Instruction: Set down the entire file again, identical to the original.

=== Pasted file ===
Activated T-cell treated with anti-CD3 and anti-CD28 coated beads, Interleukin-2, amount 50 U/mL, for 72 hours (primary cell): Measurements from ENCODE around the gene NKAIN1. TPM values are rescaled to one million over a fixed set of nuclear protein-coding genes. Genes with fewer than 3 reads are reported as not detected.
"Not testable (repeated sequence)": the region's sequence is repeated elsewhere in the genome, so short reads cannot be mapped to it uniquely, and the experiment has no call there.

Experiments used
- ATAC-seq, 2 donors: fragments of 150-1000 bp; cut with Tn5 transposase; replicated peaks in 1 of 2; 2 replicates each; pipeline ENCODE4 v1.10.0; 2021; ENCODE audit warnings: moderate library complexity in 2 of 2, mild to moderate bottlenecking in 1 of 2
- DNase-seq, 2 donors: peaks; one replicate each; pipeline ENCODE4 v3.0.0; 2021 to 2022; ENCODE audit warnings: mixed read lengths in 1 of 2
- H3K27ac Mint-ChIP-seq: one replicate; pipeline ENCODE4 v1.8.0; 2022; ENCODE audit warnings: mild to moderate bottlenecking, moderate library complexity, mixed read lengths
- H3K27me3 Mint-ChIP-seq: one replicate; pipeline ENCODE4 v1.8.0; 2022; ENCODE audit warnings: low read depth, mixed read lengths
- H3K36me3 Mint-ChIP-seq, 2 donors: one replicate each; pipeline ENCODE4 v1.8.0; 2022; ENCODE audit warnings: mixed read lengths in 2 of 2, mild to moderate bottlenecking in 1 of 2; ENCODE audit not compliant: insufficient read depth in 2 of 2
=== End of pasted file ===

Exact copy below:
Activated T-cell treated with anti-CD3 and anti-CD28 coated beads, Interleukin-2, amount 50 U/mL, for 72 hours (primary cell): Measurements from ENCODE around the gene NKAIN1. TPM values are rescaled to one million over a fixed set of nuclear protein-coding genes. Genes with fewer than 3 reads are reported as not detected.
"Not testable (repeated sequence)": the region's sequence is repeated elsewhere in the genome, so short reads cannot be mapped to it uniquely, and the experiment has no call there.

Experiments used
- ATAC-seq, 2 donors: fragments of 150-1000 bp; cut with Tn5 transposase; replicated peaks in 1 of 2; 2 replicates each; pipeline ENCODE4 v1.10.0; 2021; ENCODE audit warnings: moderate library complexity in 2 of 2, mild to moderate bottlenecking in 1 of 2
- DNase-seq, 2 donors: peaks; one replicate each; pipeline ENCODE4 v3.0.0; 2021 to 2022; ENCODE audit warnings: mixed read lengths in 1 of 2
- H3K27ac Mint-ChIP-seq: one replicate; pipeline ENCODE4 v1.8.0; 2022; ENCODE audit warnings: mild to moderate bottlenecking, moderate library complexity, mixed read lengths
- H3K27me3 Mint-ChIP-seq: one replicate; pipeline ENCODE4 v1.8.0; 2022; ENCODE audit warnings: low read depth, mixed read lengths
- H3K36me3 Mint-ChIP-seq, 2 donors: one replicate each; pipeline ENCODE4 v1.8.0; 2022; ENCODE audit warnings: mixed read lengths in 2 of 2, mild to moderate bottlenecking in 1 of 2; ENCODE audit not compliant: insufficient read depth in 2 of 2